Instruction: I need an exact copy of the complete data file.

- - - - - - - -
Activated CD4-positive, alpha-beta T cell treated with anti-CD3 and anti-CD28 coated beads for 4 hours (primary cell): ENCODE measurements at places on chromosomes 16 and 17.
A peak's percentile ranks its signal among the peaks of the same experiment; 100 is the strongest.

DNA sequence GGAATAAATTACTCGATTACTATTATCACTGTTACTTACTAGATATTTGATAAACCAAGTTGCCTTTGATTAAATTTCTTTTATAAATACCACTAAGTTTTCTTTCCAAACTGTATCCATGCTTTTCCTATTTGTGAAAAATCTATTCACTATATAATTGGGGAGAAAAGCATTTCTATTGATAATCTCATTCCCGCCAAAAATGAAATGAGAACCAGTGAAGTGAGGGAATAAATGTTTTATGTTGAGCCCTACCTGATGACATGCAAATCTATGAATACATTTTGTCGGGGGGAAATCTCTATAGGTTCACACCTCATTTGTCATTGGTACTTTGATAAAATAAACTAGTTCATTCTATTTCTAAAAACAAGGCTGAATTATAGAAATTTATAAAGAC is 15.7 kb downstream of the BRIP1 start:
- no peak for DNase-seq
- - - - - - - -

Activated CD4-positive, alpha-beta T cell treated with anti-CD3 and anti-CD28 coated beads for 4 hours (primary cell): ENCODE measurements at places on chromosomes 16 and 17.
A peak's percentile ranks its signal among the peaks of the same experiment; 100 is the strongest.

DNA sequence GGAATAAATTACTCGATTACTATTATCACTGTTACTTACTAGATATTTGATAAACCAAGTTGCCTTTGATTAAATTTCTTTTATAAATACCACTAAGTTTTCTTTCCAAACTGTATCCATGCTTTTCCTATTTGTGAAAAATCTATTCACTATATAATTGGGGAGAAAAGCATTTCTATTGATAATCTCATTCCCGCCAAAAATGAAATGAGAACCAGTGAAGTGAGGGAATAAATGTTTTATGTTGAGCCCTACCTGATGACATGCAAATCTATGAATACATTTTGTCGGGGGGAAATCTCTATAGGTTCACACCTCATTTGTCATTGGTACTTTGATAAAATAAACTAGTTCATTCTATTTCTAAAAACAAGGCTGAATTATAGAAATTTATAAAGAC is 15.7 kb downstream of the BRIP1 start:
- no peak for DNase-seq